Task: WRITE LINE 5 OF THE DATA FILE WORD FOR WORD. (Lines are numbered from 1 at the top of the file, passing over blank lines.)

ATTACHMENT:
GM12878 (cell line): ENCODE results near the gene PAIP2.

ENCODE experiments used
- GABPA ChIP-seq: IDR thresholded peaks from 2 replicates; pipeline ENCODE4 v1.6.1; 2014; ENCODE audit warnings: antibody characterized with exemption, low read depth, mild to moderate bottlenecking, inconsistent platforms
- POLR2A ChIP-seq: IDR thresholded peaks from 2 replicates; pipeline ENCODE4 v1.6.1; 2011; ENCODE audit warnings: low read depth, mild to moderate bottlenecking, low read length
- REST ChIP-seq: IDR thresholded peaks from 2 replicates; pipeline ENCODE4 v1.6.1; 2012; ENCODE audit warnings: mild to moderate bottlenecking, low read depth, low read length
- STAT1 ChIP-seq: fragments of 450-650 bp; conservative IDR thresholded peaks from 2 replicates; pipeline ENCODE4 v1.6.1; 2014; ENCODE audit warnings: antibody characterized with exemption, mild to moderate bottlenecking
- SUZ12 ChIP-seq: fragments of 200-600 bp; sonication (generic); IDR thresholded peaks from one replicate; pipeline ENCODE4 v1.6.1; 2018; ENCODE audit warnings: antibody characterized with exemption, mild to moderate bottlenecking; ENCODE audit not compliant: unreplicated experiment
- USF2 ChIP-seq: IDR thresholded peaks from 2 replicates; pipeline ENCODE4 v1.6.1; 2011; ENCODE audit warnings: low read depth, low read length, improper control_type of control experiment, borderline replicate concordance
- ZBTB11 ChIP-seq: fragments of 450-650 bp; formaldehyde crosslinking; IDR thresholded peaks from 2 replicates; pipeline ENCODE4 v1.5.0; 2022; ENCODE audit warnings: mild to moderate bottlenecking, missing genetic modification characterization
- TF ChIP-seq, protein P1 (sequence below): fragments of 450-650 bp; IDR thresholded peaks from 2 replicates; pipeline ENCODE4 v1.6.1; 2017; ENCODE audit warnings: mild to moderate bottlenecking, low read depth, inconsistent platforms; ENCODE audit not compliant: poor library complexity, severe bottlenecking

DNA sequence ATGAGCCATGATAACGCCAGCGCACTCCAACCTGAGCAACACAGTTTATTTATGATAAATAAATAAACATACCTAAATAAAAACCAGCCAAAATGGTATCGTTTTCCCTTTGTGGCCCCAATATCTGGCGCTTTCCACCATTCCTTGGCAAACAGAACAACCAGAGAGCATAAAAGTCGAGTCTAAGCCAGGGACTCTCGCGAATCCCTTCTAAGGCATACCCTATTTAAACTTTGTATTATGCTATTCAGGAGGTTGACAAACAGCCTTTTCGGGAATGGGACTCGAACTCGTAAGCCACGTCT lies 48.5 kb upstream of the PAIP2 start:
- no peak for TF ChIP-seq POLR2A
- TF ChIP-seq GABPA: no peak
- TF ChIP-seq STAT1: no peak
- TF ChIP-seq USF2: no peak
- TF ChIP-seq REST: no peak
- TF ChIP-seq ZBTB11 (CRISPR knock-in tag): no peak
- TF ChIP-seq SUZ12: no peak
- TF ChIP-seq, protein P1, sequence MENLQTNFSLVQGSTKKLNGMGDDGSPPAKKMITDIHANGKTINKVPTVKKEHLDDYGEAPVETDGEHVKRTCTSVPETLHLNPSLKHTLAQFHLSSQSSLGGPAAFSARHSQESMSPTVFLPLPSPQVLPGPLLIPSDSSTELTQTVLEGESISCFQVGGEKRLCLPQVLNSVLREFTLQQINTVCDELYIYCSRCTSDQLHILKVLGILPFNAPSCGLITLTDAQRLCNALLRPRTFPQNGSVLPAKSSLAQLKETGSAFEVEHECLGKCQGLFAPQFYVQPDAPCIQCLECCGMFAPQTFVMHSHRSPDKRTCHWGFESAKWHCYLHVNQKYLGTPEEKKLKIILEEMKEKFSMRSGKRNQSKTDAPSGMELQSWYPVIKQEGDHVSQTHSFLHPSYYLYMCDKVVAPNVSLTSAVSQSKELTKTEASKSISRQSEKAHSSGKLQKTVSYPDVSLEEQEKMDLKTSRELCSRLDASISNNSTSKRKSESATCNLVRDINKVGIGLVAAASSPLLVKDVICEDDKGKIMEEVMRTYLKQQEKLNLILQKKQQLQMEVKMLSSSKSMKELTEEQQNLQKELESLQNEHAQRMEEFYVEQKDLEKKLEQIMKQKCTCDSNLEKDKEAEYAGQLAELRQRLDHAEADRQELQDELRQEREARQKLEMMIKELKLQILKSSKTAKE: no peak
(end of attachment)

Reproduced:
- REST ChIP-seq: IDR thresholded peaks from 2 replicates; pipeline ENCODE4 v1.6.1; 2012; ENCODE audit warnings: mild to moderate bottlenecking, low read depth, low read length